Secretary of Defense Chuck Hagel de facto announced on Friday that the US will scrap deployment of ground-based ballistic-missile interceptors in Poland and Romania.
At a Pentagon press conference today, Secretary of Defense Chuck Hagel announced that the planned deployment of the high-speed SM-3 Block IIB interceptor to Poland (and the corresponding 4th phase of European Phased Adaptive Approach) has been cancelled. The transcript of Hagel’s prepared statement only states that the Block IIB programmed was being restructured, but the discussion in the following press conference makes it clear that the deployment plan has been cancelled:
In response to a question at the press conference, James Miller, the Undersecretary of Defense of Policy said (my transcription from C-SPAN video):
“The prior plan had four phases. The third phase involved the deployment of interceptors in Poland. And we will continue phases one through three. In the fourth phase in the previous plan we would have added some additional — an additional type of interceptors –the so called SM-3 IIB would have been added to the mix in Poland. We no longer intend to add them to the mix but will have the same number of deployed interceptors in Poland that will provide coverage for all of NATO Europe.”
In the prior plan, Block IIA interceptors would have been deployed in Poland as part of Phase III of the EPAA and then in Phase IV some or all of these would have been replaced by Block IIB interceptors. Whether the Block IIB development program is completely dead is unclear. This is a very significant development given that the Block IIB was the single greatest source of Russian objections to U.S. missile defense activities. Although there are certainly also good technical and economic reasons for cancelling the Block IIB, it will thus inevitably be portrayed as to be a major concession to Russia. Whether it will be actually be enough to satisfy the Russians remains to be seen, as many Russian statements have also objected to the unlimited deployment of the high-speed (although not as fast) Block IIA interceptor.
As was clearly the goal of the press conference, most media attention focused on the comparatively minor announcement that the number of deployed GBI interceptors in the U.S Ground-Based Midcourse Defense (GMD) system covering the United States would be increased to 44 from the current 30. This involves deploying 14 additional GBI interceptors into 14 already existing silos (although in some cases, these silos need extensive refurbishing – see my post of March 28, 2012 for details) by the end of 2017. The planned number of interceptors was already at 44 when Obama took office, but his administration quickly cut this back to 30, citing a lack of a threat. Since then the possibility of restoring the number of interceptors to 44 has frequently been portrayed by the Administration as a possible hedge against future changes in the threat.
This decision will likely send conservative critics of the Obama Administration into overdrive. After all, it combines a number of popular anti-Obama narratives:
- his ‘secret plan‘ — inadvertently revealed by a live microphone during a conversation with Medvedev — to backpedal on BMD after the election;
- his general lack of appreciation of the deep existential threat posed by Russia to the United States;
- his ‘manipulation‘ of the sequester to do things that hurt Republican interests, states, and districts; and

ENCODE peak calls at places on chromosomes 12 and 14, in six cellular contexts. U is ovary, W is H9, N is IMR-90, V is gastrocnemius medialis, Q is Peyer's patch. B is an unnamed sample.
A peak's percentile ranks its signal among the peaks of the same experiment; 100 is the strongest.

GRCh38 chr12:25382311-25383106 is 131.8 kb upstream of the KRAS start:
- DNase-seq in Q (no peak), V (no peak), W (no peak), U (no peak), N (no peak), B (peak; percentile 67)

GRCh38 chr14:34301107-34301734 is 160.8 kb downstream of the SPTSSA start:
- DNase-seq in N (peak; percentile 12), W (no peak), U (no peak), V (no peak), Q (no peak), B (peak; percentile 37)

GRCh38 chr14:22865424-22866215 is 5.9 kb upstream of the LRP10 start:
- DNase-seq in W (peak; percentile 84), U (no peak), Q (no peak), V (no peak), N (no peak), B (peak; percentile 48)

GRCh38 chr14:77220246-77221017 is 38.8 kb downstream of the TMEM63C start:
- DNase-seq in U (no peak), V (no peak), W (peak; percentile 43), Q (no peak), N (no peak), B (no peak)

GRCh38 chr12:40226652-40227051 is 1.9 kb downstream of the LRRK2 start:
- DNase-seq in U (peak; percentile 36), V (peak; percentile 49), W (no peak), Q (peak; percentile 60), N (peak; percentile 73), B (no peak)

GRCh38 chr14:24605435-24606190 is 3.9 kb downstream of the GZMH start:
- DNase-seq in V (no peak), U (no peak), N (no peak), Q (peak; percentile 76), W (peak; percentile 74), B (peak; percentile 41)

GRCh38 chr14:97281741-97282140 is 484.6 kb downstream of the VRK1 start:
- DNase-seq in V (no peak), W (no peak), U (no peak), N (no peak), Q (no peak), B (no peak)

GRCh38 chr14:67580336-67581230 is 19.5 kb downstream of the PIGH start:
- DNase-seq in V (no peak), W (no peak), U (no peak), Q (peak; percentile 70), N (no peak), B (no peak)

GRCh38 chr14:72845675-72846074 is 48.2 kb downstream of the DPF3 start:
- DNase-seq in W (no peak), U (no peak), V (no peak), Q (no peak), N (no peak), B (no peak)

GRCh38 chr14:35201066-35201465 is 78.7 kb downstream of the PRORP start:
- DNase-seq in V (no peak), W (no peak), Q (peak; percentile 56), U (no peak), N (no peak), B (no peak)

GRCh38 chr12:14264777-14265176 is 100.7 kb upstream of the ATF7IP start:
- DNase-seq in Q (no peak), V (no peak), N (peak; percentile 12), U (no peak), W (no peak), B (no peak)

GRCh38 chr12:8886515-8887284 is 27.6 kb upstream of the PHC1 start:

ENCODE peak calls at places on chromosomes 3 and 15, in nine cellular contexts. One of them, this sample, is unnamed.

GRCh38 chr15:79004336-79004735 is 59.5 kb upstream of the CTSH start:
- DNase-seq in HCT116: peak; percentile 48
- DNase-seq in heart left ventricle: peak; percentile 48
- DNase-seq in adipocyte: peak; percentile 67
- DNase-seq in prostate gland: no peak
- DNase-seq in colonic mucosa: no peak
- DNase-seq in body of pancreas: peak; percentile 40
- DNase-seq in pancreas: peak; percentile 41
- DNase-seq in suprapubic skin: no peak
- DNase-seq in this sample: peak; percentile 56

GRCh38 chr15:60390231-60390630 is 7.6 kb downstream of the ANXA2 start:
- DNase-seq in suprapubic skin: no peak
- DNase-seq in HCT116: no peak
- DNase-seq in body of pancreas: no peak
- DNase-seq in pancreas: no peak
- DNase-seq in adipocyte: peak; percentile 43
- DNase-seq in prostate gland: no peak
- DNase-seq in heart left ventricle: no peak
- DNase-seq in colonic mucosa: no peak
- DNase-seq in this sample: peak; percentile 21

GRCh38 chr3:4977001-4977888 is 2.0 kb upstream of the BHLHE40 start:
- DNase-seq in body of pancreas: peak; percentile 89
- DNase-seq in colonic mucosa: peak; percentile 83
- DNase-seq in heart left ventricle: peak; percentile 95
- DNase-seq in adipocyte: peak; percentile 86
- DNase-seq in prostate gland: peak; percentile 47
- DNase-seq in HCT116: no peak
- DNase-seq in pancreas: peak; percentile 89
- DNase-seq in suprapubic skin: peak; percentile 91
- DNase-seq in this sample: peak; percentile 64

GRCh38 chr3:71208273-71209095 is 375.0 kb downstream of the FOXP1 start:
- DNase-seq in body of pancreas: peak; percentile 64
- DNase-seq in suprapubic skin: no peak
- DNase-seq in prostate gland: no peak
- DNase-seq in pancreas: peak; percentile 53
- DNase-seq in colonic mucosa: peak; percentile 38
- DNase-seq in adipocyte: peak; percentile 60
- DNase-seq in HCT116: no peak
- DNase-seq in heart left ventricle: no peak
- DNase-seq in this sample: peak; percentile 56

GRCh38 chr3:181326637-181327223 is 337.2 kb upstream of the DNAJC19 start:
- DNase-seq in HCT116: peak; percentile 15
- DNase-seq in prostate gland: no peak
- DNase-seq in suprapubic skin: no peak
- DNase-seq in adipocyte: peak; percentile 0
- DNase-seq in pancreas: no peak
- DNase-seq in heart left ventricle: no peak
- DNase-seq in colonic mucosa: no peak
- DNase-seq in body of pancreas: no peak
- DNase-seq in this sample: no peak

- his fecklessness with respect to American allies.
An article in the New York Times quotes Duck-friend Sean Kay defending the decision:
Sean Kay, a professor at Ohio Wesleyan University and expert in international security issue and Russian relations, said that the so-called fourth stage of the Europe-based missile defense program “was largely conceptual” and might never have been completed.
Eliminating that portion of the program made sense, Mr. Kay said. “In effect, by sticking with a plan that was neither likely to work in the last stage but was creating significant and needless diplomatic hurdles at the same time, we gained nothing,” he said. At least some of the canceled interceptors were to have been based in Poland, which will still host less-advanced interceptors.
In the past, efforts to restructure the antimissile program provoked sharp criticism in Poland, but this time reaction from Warsaw has been more muted. Analysts have said Poland’s main goal in hosting the interceptors has been having an American military presence there as a deterrent to Russia.
I agree with Sean that there are minimal downsides to canceling Phase 4.* I am skeptical, however, that this decision will make much difference with Moscow.
The US made it very clear to the Kremlin that none of the capabilities associated with the EPAA threatened Russia’s strategic deterrent. But Moscow will likely remain worried that (1) a limited system might create problems for its nuclear doctrine and (2) the deployment of BMD capabilities will make it relatively easy for Washington to bootstrap future technologies that will threaten Russia’s deterrent. Neither of these concerns were particularly sensible before Friday, so there’s little reason to think the Putin regime will change its assessment now. Indeed, as I’ve noted before, Russian fears about US BMD are largely either symbolic or fact-free in nature.
On a final note, canceling Phase 4 of the EPAA doesn’t do very much to preclude the US from deploying more effective BMD systems in coming decades. Indeed, concerns about North Korea may themselves drive future improvements in US BMD technology. To the extent that this obviates conservative criticisms, it also explains why this development won’t likely have much impact on US-Russian relations.
*For a quick explanation of the different phases of EPAA, see Tom Colina’s piece for the Arms Control Association.